We enabled all these sites that can’t get the licenses to get the licenses from us and we pay the publishers. In those contracts, we’re adding legal lyrics translations and in that way we’re actually getting the rights to do lyric translations and to monetize lyric translations. Thereby, giving Youtube a way to pay the publishers for the lyric translations they do – Youtube, Spotify, Deezer, etc. So we’re bringing these legal lyric translations into reality now after 10 years of working on the project – pushing Yotube, pushing everybody else to actually understand the concept, pushing the publishers to actually license their rights. So it’s currently completely unlicensed right, so legal lyric translations will mean that I can understand a song in Russian, or Polish, or Mandarin. They can understand our songs and you know, disappearing languages. Songs can be captured forever because of the translations and things like that.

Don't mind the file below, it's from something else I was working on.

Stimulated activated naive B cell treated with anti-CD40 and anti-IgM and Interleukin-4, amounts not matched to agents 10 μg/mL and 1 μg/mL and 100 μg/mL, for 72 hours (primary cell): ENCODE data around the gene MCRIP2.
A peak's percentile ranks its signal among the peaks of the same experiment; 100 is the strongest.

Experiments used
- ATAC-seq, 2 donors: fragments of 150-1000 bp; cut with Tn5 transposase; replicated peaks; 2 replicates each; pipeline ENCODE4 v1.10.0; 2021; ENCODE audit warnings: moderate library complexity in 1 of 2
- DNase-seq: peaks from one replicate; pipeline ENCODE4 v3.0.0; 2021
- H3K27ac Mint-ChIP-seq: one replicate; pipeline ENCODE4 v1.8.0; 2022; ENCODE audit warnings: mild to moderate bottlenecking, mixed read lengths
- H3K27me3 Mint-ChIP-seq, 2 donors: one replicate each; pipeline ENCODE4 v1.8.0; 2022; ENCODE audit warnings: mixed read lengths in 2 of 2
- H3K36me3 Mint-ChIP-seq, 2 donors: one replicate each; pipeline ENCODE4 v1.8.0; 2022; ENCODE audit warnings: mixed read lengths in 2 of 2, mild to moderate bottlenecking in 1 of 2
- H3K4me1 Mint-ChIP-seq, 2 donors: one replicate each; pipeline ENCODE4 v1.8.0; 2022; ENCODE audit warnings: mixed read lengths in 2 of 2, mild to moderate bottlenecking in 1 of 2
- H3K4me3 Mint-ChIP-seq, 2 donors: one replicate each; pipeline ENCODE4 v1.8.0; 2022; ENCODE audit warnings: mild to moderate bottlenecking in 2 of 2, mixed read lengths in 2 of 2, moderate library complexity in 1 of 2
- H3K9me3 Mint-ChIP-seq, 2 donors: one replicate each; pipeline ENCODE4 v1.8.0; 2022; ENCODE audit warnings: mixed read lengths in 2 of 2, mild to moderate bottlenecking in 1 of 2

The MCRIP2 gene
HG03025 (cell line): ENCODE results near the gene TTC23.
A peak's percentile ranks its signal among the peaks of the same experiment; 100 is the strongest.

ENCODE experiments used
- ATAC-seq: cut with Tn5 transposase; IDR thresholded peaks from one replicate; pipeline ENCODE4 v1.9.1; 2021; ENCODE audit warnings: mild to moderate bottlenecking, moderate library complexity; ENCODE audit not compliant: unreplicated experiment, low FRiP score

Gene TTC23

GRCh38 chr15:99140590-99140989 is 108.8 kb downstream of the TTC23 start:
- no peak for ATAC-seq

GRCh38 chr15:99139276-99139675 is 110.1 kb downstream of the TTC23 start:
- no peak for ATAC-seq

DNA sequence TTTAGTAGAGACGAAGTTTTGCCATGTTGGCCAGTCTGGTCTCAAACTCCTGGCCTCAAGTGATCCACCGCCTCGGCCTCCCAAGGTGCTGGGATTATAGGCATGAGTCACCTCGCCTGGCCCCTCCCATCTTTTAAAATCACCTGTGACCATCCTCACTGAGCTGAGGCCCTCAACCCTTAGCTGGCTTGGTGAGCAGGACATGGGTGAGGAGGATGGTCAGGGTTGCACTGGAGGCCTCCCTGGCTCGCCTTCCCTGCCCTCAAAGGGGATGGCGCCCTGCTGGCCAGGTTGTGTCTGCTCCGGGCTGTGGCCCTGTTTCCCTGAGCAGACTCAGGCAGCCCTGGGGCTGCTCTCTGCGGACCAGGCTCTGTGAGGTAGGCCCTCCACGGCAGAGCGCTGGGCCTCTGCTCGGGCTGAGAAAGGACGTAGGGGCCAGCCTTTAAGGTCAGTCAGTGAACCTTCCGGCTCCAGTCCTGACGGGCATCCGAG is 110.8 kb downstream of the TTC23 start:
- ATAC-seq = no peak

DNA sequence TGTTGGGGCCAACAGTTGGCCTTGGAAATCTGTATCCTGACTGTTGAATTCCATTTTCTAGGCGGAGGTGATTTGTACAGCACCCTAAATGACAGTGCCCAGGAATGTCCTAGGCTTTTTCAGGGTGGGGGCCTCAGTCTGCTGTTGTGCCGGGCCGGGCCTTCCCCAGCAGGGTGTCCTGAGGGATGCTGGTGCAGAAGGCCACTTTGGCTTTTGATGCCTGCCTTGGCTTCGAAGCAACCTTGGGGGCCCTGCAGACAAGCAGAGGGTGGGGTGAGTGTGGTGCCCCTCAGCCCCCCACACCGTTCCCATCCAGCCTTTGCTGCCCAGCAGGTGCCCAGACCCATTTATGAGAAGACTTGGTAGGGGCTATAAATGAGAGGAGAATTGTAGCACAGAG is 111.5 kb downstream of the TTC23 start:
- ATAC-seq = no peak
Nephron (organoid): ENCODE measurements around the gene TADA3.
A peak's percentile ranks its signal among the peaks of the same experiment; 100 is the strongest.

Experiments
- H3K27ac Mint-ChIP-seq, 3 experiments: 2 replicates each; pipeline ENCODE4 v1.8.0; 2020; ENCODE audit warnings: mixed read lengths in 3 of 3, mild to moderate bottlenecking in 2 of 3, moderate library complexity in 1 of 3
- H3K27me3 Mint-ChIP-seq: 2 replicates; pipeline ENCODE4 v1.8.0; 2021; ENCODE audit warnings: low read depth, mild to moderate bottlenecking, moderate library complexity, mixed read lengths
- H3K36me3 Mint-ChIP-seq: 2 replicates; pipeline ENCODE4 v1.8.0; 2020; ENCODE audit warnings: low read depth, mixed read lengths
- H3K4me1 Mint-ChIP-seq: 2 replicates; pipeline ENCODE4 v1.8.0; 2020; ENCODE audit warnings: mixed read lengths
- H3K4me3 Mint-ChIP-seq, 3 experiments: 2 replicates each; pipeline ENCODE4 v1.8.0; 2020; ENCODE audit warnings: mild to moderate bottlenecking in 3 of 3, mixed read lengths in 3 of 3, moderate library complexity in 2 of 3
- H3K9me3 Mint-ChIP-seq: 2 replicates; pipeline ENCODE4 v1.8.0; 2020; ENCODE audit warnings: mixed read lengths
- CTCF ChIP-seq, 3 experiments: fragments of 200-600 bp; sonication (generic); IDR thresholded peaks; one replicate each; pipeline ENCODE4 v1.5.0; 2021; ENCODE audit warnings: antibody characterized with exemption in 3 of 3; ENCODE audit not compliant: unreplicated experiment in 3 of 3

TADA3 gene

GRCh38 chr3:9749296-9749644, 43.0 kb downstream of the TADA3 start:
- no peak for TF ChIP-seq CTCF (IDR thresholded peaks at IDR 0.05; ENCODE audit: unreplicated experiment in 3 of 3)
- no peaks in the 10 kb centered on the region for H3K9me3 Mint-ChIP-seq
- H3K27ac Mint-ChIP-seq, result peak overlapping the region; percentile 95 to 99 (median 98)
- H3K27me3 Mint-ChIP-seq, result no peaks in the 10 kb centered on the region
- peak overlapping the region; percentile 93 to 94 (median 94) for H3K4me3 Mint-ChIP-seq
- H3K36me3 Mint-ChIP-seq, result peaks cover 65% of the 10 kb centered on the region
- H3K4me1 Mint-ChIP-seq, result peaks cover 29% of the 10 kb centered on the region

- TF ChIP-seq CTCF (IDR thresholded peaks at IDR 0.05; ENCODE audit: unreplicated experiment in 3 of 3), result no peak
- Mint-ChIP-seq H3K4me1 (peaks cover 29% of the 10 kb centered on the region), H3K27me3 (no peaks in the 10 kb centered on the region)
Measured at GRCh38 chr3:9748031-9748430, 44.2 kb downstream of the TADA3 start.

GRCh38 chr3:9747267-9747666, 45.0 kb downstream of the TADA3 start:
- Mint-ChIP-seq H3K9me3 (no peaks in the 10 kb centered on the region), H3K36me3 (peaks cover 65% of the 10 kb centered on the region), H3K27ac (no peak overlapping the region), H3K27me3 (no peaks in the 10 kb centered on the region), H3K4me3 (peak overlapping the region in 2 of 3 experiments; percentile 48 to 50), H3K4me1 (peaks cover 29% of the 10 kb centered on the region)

What is the situation with the .music top level domain?

It’s a new top level domain. Right now it’s 8 applicants for the top level domain including Google, Amazon, 4 other portfolio companies funded by venture capital that are actually aggregating many dot whatevers. And then there’s one guy who’s been involved in it for about 9 years. You can win the application in 2 manners – it’s a bidding situation or it’s given to the community. So what Constantine Rosseau’s, who’s really the leader of the group that I’m working with, has been doing for the last 9 years first of all is lobbying to get ICANN to actually offer new top level domains. He’s reserved the name .Music in 27 countries.